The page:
Etymology of "The Fuzz" as slang for police

Where did the term “the Fuzz” come from? My WAG would be truckers, but what is the meaning behind it?

Nothing definitive, but here’s some speculation via the Word Detective.

I always thought it was because the cops often had a crewcut–short fuzzy hair on their head–as opposed to the long-haired dope-smoking freaks they were engaged in policing during the 60s and early 70s.

Partridge says it was adopted ca. 1950’s in Canada from 1) fuzzy growths of beards of old style cops or 2) “furry growths of parasitic mold.”

While some may like explanation no. 2 it doesn’t fit the conotation - a policeman not necessarily good or bad.

My copy of Dictionary of American Slang has it as hobo, carnival, and underworld usage for policeman or detective esp. a diligent one. It also defines it as a range horse - perhaps some reference to mounted cops or texas rangers? Range horse cite is from the 1880’s

Evan Morris is correct. It is cited from 1929, definitely a US slang word. Origin still unknown at this date.

Sorry, I’ve no idea where the term ‘The Fuzz’ came from, but this thread just reminded me of an old joke I heard ages ago…

… A little old lady wanted to join a biker club. She knocked on the door of a local biker club and a big, hairy, bearded biker with tattoos all over his arms answers the door. She proclaims “I want to join your biker club”.
The guy was amused and told her that she needed to meet certain biker requirements before she was allowed to join.
So the biker asks her “You have a bike?”
The little old lady says “Yea, that’s my Harley over there” and points to a Harley parked in the driveway.
The biker asks her “Do you smoke?”
The little old lady says “Yea, I smoke. I smoke 4 packs of cigarettes a day and a couple of cigars while I’m shooting pool”.
The biker is impressed and asks “Well, have you ever been picked up by the Fuzz?”.
The little old lady says “No, I’ve never been picked up by the fuzz, but I’ve been swung around by my nipples”.

Sorry again - please continue…

The word detective said this:

This goes along with what my dad told me (he’s 78 now), that guys would show contempt in this way by referring to someone as “the guy with the fuzzy balls.” My dad always thought that this is the origin of “fuzz.”

In the “Burke’s Law” episode Who Killed the Eleventh Best Dressed Woman in the World? (1964), Amos Burke refers to his right-hand man Det. Tim Wilson as “young fuzz.” It’s not obvious from the context whether it’s meant as a slang for ‘cop,’ or an indication of his youth (as in “fuzz” referring to adolescent whiskers).

Harlan Ellison and Ben Bova wrote a story about a robot cop and titled it “Brillo,” as in metal fuzz.

'Twas the nadir of the 60s.

Not directly related (and/or relevant) but I believe it is a British expression, and one the other British slang terms for police “Rozza” comes (I have been told) from the Yiddish work for roast pork (and hence is actually very derogatory) .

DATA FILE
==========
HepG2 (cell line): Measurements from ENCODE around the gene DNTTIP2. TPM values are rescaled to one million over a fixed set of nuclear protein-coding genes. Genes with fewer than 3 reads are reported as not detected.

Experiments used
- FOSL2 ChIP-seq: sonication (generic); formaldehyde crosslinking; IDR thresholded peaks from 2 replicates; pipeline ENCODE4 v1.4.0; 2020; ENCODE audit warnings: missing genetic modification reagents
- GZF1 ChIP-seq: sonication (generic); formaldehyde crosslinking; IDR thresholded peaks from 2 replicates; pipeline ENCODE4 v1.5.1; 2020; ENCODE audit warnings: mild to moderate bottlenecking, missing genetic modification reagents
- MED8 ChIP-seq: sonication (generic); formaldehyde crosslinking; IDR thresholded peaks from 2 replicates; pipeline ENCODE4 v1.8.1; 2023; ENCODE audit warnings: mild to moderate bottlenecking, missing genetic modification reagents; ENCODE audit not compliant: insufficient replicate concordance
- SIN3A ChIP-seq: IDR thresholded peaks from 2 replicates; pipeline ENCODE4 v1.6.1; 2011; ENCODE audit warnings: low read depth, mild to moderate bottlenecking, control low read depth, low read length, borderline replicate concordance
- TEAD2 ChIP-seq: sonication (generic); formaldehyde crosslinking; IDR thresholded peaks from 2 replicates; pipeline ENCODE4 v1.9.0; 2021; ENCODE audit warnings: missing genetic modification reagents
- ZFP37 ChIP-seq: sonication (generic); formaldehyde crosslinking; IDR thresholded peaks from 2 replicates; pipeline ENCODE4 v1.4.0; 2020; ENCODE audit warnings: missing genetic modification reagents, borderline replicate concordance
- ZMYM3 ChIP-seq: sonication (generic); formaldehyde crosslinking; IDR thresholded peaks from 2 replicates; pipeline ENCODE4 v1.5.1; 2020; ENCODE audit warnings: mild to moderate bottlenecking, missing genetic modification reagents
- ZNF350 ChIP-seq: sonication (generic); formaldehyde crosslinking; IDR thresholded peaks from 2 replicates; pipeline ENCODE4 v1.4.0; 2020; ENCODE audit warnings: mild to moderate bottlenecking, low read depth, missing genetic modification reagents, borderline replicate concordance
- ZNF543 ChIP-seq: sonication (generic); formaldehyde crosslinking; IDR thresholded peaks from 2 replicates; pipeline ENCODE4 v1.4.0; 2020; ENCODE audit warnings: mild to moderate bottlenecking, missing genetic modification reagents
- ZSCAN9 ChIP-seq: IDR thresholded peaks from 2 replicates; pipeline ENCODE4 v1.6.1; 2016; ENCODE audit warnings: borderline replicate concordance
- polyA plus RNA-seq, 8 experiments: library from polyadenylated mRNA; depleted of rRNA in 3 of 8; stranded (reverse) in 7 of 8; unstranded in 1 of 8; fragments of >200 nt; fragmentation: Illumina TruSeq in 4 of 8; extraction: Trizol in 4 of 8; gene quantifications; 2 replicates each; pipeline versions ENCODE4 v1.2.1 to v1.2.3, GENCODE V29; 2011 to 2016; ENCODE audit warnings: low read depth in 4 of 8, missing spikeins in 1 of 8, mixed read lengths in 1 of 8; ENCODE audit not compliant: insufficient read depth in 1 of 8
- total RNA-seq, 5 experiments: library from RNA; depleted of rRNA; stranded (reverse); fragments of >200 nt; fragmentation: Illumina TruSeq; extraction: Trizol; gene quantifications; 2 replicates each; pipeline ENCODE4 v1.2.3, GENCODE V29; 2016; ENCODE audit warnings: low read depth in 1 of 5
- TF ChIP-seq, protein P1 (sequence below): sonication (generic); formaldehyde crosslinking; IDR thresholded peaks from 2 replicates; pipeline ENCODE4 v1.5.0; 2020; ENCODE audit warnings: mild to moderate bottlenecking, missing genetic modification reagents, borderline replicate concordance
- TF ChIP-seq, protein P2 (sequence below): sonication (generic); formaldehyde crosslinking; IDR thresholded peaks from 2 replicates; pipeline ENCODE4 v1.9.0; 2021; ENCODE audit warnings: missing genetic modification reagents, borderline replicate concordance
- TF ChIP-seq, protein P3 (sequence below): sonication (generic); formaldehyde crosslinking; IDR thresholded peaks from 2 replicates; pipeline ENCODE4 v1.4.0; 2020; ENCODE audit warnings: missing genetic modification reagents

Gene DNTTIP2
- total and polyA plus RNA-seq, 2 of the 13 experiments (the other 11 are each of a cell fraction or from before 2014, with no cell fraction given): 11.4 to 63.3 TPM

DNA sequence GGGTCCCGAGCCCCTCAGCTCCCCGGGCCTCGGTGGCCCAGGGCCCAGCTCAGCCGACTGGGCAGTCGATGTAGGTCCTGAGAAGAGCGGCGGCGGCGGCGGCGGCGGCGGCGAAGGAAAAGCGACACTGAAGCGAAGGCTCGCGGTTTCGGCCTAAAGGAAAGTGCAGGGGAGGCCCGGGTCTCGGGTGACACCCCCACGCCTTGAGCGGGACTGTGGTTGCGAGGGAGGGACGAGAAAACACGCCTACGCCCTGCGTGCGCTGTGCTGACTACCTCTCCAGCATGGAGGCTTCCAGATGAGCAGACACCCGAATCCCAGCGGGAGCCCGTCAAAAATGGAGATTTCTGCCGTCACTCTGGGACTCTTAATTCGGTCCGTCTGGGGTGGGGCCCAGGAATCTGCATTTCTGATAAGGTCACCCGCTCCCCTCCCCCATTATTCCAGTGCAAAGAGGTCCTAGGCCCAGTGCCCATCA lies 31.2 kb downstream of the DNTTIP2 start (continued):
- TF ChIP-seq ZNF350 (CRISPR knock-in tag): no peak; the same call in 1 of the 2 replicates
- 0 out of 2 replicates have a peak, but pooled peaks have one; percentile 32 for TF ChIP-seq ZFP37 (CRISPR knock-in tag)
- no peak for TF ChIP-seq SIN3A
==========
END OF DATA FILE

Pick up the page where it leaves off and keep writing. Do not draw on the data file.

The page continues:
There is also The Filth which is not exactly flattering.

And Da Babylon, I don’t think that’s friendly, but it may just be a Jeremy Hardy affectation :slight_smile:

Rozzer (not rozza) comes from Robert Peel, the founder of the modern british police force. Same as bobby and peeler. All very outdated now.

The Filth apparently derives from backwards slang for "police " = “ecilop”="slop "=“filth.”

Huh. I always thought it came from the staticky sound of a voice over a cop’s car radio. It looks like I’m probably wrong, although the probable 1929 origin wouldn’t eliminate this as a possibility, I think.

Well you still hear the term “bobby on the beat” in a British context and peeler is still current in Northern Ireland.

True about bobbies on the beat; I had no idea about NI using peeler. I kinda like that such an old slang term is still being used.

I picked up an old mystery, Clayton Rawson’s The Headless Lady, from 1940.

It’s set in a traveling circus and has pages of circus slang translated for the readers. I assume that it’s pretty accurate because Rawson was himself a magician and an expert on that whole world.

Anyway, it’s got this exchange [chapter 3]:

This doesn’t help identify the origin of the term, but it says that it was so unusual that ordinary readers wouldn’t be expected to understand it. I read a lot of old mysteries and I can’t ever remember seeing it used this far back. Additionally, circus slang and underworld slang don’t overlap that much to my knowledge, though sam could correct me on that, so it might be another pathway to investigate.

I’ve found it back in 1924 so far. US police/underworld slang. Not likely circus.

How does “rozzer” come from Robert Peel? “Rah” sound short for “Robert?” Weird.

Farther along in that chapter I found a comment that circus and underworld slang used to overlap but didn’t as much in their present time. So it could easily have been an older borrowing that they kept.

This followed several zillion more terms including an entire page of pickpocketing slang. I assume the book is a known resource to circus slang experts, but if you’re curious it’s cheaply available as a paperback.